Skin-on-frame scow

Discussion in 'Boat Design' started by hospadar, Feb 21, 2012.

  1. ancient kayaker
    Joined: Aug 2006
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    Location: Alliston, Ontario, Canada

    ancient kayaker aka Terry Haines

    A couple of notes FWIIW.

    There may be a confusion of terms: "flare" describes an outward curve in the hull below the sheerline at the bow - it helps deflect water out of the boat; on a SOF it requires a saddle surface and flexible skin material. I don't know the correct boating term for the angle of the outward slope but I call it the "flare angle" . . .

    In your design, bear the following points in mind:

    For a multiple build lots of temporary built-up or ply frames form part of a permanent building mold but for a one-off boat it is simpler and more economical to have fewer and embed them in the boat. In a sailboat these frames can be used distribute the concentrated sailing forces from the mast to the centerboard or daggerboard and to the gunnel and seats to support the crew's weight.

    The forces on the sail balanced by the offset weight of the crew develops a twisting force. In a fully-decked boat the deck and hull form a closed structure which resists twisting. In an open boat this is harder to achieve, especially in a SOF with its thinner skin. While standing rigging helps to stiffen a boat, it gets on the way and most sailors prefer a free-standing mast in a small boat. A fore-and-aft closed box structure can be located under the side decks - if the boat has them - or the seats. A fabric skin over an open frame helps a bit but a better job is done using diagonal stiffeners so all the open shapes become triangles. A radio mast illustrates this principle very well . . .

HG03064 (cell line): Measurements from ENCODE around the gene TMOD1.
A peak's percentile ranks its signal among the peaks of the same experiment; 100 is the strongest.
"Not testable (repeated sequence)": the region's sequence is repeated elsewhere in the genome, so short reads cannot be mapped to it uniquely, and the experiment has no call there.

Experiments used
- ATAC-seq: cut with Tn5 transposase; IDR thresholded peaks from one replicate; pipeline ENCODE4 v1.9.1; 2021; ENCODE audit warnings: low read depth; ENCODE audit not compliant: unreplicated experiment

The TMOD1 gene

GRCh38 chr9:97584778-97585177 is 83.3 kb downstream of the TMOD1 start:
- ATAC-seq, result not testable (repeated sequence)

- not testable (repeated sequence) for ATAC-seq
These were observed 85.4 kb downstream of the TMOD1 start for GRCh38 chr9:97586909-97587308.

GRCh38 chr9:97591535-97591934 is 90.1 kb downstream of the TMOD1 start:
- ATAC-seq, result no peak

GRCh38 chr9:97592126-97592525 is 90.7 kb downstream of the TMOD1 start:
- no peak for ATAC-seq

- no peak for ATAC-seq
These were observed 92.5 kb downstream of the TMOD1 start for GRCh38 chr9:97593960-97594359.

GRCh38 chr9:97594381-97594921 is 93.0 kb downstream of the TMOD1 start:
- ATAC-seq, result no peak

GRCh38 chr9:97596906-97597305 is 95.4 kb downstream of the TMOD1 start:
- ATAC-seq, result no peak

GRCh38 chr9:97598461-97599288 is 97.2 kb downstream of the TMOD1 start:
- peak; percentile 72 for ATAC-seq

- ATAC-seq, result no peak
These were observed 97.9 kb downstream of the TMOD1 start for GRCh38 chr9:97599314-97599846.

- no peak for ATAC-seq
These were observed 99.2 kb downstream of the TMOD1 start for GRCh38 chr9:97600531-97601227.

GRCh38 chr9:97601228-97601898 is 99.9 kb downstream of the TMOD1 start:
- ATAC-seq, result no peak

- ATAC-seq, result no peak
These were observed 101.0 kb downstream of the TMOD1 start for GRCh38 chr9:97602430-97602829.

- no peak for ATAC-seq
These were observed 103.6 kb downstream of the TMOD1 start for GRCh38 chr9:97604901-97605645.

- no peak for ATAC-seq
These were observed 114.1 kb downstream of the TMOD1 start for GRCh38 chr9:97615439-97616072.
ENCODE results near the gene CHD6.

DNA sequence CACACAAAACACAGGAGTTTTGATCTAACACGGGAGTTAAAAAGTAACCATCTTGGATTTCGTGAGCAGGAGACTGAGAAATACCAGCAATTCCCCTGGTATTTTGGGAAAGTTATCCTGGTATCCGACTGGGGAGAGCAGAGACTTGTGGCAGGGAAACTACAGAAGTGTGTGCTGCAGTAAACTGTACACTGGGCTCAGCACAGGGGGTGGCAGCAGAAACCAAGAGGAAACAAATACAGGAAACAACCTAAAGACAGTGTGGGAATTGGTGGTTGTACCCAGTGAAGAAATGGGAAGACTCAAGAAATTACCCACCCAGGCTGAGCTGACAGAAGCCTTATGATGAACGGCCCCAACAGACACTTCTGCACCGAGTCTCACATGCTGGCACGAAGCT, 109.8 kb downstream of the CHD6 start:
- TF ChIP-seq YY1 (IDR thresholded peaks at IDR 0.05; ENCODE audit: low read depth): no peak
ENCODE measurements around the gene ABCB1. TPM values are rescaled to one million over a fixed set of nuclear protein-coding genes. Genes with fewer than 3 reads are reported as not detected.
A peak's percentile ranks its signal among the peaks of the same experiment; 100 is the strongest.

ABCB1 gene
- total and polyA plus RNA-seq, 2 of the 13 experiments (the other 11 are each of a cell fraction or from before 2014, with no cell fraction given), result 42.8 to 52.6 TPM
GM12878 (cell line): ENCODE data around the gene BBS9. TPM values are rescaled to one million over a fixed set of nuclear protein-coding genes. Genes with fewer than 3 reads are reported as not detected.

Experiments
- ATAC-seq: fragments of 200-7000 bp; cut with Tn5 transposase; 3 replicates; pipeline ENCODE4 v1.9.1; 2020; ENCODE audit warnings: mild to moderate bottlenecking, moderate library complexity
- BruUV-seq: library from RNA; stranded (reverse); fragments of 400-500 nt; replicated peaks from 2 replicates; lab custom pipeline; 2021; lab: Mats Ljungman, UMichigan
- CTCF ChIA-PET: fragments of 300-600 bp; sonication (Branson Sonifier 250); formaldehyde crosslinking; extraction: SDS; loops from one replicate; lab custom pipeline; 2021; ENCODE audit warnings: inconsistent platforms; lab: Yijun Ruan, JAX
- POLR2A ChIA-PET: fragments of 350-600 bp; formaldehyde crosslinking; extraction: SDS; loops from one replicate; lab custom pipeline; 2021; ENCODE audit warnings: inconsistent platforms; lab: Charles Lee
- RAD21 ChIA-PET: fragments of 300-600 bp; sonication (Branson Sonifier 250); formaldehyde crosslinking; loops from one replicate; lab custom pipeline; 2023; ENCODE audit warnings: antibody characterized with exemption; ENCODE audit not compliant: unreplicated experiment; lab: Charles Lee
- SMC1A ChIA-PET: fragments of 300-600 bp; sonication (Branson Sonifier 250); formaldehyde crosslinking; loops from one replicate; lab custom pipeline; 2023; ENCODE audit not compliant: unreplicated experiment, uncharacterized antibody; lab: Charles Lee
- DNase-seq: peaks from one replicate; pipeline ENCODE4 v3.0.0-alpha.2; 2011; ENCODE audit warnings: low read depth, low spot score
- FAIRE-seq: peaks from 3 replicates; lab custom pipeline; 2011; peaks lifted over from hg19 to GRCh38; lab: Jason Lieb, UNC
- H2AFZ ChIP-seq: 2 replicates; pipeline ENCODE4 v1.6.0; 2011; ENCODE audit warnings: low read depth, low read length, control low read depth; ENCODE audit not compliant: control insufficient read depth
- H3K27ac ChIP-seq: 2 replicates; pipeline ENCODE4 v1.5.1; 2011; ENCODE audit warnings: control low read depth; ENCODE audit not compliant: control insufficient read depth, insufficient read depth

2. hoytedow
    Joined: Sep 2009
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    Location: North of Cuba

    hoytedow Wood Butcher

    I had to re-post this photo because it made my neck hurt to look at it as it was.


    Attached Files:

  3. hospadar
    Joined: Apr 2011
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    Location: Michigan

    hospadar Junior Member

    The boundary waters canoe area called to me, and this skin-on-frame project turned into a canoe.

    I think I will still build a little sailboat of approximately the same dimensions, but using 1/4" underlayment ply, as I suspect that will be more suited to the partyboating and inland sailing I want to do in it (and also just to mix up my summer boat projects a bit).

    Anyways, the canoe is coming along great, all the stringers are on forms right now and awaiting ribs which will probably start this weekend.
  4. Collin
    Joined: Nov 2011
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    Location: Olympia, WA

    Collin Senior Member

    The luan stuff is pretty bad for longevity. If you leave it in the water or out in the weather, it can delaminate in a season or two

  5. Easy Rider
    Joined: Oct 2009
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    Location: NW Washington State USA

    Easy Rider Senior Member

    Little Peter
    A punt designed by Atkin seems like just about exactly what you want.
    Length 12'2" X 3'10". Very nice lines for a punt and plenty of rocker.
    See it at
    Atkin Boat Plans (
    It has everything but the large radius chine.

    Easy Rider
    1 person likes this.
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